A. Absolutely critical. The great Celtic theologian was the finest mind of the middle ages, far more brilliant than Aquinas, and he was the first person in history to write of the doctrine of “consent of the governed.” This writing was in the late 1290s, quickly became well known in Scotland and Europe and was the intellectual and spiritual foundation of the rebellion of William Wallace (c.1270-1305) and the author of the Arbroath Declaration (1320), Bernard de Linton. Scotus’ theory of human society was to revolutionize not only the thought but the practice of the Western world.

Q: One of you lives in Florida and the other in California. How did you communicate to write a 435-page book? What were some of the problems you encountered by being so far apart?

A: It was a very interesting process for all of us. Alexander (Alec) and his wife, Gloria, would write and type the chapters (Chapters 1-18) and mail them to me. I would then input them, mail them back to the Klieforths and they would proof them further. While this laborious process was going on, I was writing my own chapters (Chapters 19-35) which were then read, proofed and edited by wife, Louise, and the Klieforths. We communicated by mail and phone. The labor of the project was not only in the writing but in the proofing and editing. This issue would have occurred regardless of our locations. The advantage of being on different parts of the continent is that we worked at our own pace without deadlines and without getting in each other’s way. It worked beautifully.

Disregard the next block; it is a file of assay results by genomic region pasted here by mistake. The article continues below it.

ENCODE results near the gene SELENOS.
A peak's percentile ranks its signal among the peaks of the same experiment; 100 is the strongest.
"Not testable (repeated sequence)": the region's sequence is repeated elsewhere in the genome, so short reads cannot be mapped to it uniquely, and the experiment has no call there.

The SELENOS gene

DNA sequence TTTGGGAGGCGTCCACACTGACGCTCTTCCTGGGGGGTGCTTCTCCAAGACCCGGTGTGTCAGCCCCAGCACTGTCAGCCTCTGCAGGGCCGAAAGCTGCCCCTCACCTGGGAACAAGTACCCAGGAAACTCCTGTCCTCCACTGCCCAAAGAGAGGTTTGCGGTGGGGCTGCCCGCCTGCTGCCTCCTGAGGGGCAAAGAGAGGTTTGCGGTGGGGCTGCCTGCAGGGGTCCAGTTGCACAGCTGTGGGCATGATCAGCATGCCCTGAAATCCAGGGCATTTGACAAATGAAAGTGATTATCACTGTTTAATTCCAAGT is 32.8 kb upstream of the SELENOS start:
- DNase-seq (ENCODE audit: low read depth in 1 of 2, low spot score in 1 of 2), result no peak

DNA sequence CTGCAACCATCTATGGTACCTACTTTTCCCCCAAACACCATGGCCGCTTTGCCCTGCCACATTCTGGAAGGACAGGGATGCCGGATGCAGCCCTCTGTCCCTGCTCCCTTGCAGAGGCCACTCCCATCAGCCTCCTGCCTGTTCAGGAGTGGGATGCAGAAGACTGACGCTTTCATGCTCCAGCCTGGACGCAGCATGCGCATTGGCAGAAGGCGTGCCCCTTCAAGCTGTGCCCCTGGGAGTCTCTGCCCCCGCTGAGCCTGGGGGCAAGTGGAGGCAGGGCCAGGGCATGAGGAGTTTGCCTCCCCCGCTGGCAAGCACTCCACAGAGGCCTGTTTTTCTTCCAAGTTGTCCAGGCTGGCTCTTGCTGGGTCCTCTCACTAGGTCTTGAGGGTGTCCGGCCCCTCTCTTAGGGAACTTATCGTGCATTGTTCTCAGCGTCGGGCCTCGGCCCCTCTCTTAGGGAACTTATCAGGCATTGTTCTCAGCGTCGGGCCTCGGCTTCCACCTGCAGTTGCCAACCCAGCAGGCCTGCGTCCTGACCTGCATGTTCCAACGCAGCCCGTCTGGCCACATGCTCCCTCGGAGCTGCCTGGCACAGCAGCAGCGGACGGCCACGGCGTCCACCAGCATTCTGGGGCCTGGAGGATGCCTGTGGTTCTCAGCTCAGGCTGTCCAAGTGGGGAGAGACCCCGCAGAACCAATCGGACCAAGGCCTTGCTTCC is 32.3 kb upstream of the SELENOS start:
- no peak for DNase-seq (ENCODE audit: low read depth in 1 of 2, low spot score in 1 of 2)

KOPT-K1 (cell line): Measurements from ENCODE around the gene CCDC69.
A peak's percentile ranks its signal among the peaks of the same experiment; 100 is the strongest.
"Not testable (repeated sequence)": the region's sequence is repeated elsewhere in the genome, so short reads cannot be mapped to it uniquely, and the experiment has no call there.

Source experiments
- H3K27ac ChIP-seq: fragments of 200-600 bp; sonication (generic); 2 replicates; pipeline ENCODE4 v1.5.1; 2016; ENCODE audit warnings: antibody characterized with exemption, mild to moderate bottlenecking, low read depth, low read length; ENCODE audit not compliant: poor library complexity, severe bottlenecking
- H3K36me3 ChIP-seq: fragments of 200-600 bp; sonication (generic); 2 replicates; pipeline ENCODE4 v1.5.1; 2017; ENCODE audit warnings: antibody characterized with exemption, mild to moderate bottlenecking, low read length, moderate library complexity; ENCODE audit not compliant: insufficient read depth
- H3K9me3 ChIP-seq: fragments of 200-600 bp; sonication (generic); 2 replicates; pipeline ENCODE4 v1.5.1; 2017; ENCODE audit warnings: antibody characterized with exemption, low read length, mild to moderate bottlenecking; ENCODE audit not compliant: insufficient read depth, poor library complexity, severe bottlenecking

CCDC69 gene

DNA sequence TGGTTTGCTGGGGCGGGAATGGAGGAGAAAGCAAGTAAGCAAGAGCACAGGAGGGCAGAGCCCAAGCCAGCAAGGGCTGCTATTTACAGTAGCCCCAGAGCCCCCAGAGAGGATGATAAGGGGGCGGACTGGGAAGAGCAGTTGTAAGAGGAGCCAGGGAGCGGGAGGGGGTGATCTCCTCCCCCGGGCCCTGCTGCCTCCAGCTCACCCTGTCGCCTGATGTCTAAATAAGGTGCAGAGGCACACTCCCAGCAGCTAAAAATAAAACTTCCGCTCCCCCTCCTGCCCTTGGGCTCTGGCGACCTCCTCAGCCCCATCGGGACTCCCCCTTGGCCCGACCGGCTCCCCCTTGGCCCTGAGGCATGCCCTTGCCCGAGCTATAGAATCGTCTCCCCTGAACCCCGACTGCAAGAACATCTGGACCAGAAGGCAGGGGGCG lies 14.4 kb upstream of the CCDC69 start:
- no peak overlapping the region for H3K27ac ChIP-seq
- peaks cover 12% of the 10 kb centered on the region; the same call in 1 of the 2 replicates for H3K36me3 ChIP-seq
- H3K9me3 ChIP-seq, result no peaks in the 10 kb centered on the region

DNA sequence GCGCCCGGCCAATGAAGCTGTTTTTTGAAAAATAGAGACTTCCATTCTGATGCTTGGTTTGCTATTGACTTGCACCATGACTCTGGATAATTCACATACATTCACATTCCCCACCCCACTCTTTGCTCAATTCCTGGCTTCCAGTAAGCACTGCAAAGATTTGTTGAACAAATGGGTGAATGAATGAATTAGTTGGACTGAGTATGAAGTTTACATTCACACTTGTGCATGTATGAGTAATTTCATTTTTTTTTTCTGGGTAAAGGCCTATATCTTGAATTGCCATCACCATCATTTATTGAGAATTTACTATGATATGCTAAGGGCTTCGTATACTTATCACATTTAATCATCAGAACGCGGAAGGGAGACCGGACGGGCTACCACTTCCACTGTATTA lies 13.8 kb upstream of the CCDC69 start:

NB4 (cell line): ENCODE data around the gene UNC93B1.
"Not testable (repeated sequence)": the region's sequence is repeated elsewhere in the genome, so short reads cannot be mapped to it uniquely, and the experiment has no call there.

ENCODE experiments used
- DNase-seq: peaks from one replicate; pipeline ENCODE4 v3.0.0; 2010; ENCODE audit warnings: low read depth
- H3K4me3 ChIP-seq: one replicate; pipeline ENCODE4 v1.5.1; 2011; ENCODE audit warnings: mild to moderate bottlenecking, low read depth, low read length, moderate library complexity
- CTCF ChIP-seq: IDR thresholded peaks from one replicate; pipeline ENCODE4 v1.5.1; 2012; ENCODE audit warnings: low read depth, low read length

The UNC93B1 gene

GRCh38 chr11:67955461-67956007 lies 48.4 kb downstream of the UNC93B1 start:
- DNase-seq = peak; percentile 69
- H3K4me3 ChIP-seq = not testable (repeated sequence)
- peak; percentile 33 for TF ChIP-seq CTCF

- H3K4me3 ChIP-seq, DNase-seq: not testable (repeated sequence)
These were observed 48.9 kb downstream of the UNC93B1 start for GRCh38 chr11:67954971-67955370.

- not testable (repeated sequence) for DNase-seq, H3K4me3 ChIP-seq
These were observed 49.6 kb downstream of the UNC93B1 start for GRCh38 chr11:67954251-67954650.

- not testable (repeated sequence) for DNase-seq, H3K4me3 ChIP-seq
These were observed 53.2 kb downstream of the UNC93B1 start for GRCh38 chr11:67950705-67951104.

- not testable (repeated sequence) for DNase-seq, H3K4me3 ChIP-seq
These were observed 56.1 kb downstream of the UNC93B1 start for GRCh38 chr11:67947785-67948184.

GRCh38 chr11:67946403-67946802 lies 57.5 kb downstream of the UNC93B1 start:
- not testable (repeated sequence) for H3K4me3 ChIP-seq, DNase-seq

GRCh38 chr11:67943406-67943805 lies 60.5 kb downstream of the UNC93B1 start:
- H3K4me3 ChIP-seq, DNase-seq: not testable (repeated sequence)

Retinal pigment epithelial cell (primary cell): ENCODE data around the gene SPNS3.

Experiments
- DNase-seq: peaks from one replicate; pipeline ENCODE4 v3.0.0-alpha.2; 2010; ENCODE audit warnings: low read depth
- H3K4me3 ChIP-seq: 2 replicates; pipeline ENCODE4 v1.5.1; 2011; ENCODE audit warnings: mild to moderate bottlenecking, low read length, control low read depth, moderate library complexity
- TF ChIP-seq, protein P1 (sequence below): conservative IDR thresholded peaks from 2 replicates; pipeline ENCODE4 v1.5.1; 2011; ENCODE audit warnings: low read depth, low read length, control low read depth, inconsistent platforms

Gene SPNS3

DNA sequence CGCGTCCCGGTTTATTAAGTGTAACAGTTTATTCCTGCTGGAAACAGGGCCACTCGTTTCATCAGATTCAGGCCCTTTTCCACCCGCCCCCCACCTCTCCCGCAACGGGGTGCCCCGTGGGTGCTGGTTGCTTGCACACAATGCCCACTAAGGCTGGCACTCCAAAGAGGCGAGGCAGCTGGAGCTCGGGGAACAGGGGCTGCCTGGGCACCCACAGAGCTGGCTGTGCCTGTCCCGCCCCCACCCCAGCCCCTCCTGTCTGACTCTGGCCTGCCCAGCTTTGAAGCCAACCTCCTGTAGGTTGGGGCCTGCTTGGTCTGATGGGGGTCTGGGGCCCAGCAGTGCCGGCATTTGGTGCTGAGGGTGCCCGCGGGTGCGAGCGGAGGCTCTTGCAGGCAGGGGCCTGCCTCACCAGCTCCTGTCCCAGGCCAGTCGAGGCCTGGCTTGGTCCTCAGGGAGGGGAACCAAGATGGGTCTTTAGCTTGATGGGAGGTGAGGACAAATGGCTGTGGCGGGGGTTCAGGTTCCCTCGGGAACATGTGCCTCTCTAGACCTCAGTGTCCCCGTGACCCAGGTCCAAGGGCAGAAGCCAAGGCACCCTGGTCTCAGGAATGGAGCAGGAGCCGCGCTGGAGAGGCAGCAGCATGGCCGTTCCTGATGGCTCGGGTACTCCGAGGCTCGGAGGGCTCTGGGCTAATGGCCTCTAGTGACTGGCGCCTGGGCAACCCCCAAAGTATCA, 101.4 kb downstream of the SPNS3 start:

Q: I remember reading your original manuscript sometime back, so I’m interested in knowing from the time you first discussed writing the book, how long did it take you to complete it from beginning to end?

A: Alec and I corresponded on issues of Scottish history beginning in the 1980s and in November 1999 we agreed to create the manuscript. We labored on it for five years with publication in 2004. It was a labor of love: it was written for the Scots, past, present and future. Alec and I have written over twenty books (independently of each other) but this project was the most difficult, intense and rewarding.

Q: There are 50 pages of chronology in the book, the most comprehensive I have ever seen. Why so long?

A: The chronology in the original draft was over 100 pages long and I seriously edited it down for the final publication. It is long as I wanted to note the complex inter-connections between the Romans, Celts, Irish, Scots, Americans and the English over three thousand years. Secondly, I wanted to help readers who were new to Scottish and American history to be able to follow the flow of historical events. Thirdly, the chronology is simply fascinating.

Q: What are some of the books and authors you mainly relied on for your research?